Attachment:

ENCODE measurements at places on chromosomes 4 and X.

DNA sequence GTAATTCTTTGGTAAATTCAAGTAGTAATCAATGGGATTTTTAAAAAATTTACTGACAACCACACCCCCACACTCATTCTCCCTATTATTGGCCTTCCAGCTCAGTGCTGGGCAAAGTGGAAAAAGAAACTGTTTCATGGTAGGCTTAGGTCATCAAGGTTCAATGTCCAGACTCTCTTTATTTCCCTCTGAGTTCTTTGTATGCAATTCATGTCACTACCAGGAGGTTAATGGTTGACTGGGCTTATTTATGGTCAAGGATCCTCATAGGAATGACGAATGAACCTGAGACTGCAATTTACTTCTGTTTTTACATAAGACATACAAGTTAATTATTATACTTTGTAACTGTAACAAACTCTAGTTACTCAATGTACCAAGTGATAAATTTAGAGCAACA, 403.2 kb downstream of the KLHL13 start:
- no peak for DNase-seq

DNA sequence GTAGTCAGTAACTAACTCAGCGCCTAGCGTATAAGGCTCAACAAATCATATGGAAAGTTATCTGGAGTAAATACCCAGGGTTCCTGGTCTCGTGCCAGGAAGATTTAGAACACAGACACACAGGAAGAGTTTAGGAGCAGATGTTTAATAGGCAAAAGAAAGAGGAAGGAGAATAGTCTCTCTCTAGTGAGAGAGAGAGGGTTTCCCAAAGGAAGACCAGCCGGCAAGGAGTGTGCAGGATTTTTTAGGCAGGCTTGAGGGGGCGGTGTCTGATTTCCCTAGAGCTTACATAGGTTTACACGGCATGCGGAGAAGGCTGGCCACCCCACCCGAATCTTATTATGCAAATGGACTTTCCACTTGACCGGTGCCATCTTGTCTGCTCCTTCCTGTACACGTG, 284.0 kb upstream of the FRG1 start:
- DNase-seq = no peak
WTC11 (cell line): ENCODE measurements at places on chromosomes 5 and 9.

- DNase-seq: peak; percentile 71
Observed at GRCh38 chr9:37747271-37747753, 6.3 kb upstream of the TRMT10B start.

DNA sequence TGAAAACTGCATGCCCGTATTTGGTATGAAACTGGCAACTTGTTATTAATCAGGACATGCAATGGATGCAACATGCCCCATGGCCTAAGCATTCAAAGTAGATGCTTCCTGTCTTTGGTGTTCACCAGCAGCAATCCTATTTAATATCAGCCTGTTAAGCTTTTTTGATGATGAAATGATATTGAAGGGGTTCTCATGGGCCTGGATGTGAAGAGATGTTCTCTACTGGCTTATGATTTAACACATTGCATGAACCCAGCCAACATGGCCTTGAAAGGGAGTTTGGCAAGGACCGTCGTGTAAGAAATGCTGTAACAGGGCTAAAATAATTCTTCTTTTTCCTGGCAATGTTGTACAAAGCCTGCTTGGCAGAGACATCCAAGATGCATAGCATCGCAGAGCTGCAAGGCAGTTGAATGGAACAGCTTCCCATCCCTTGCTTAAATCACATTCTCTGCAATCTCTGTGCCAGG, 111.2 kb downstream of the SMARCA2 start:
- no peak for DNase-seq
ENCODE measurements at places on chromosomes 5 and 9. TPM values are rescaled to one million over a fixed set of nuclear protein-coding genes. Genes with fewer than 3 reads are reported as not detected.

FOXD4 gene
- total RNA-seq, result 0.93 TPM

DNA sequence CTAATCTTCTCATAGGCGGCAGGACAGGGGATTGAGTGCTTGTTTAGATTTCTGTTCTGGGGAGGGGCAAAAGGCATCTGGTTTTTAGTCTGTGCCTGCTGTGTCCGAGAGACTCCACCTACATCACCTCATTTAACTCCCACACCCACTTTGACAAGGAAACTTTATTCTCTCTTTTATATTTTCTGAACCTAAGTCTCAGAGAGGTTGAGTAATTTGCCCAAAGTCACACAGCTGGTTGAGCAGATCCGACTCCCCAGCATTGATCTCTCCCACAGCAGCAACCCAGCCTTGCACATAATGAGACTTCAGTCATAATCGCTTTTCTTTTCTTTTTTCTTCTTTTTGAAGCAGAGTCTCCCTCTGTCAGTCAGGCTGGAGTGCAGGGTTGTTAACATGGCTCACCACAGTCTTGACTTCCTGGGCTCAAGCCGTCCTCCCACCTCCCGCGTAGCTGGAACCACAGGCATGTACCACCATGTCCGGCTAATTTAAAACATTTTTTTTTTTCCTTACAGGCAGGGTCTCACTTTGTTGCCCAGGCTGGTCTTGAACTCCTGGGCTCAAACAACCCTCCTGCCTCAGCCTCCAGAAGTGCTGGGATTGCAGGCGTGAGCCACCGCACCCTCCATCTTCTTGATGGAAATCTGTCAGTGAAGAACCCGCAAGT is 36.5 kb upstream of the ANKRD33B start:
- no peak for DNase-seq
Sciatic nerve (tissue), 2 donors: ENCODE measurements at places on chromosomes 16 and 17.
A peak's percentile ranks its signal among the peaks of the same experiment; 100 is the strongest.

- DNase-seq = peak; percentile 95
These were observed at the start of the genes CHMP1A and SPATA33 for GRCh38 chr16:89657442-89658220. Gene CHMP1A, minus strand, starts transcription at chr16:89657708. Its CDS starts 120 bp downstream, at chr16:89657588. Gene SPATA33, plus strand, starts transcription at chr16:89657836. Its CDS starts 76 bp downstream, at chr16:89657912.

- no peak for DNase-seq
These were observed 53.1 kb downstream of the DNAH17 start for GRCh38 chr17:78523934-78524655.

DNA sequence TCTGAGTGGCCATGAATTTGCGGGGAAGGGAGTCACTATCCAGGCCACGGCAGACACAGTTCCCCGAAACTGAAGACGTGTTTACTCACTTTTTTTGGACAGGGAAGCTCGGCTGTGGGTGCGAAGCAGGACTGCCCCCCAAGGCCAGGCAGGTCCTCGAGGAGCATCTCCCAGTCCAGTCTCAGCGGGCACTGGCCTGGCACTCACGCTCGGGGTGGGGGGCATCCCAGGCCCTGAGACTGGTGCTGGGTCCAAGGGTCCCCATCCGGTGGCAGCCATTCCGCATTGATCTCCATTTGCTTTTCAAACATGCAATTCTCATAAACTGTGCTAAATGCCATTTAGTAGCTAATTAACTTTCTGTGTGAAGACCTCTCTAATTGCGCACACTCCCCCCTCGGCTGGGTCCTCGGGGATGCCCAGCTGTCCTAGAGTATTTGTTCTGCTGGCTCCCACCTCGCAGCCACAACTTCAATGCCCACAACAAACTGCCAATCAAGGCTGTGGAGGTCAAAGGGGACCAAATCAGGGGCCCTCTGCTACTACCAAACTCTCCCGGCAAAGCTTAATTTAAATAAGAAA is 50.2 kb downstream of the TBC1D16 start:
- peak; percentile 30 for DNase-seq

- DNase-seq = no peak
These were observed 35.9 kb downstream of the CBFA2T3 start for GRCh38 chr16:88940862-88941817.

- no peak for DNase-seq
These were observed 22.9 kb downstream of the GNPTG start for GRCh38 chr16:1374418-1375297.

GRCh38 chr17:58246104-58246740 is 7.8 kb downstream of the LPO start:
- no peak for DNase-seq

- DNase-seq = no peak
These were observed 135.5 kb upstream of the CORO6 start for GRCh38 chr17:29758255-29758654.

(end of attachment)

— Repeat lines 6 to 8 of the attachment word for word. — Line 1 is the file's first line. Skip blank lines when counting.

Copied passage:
WTC11 (cell line): ENCODE measurements at places on chromosomes 5 and 9.

- DNase-seq: peak; percentile 71
Observed at GRCh38 chr9:37747271-37747753, 6.3 kb upstream of the TRMT10B start.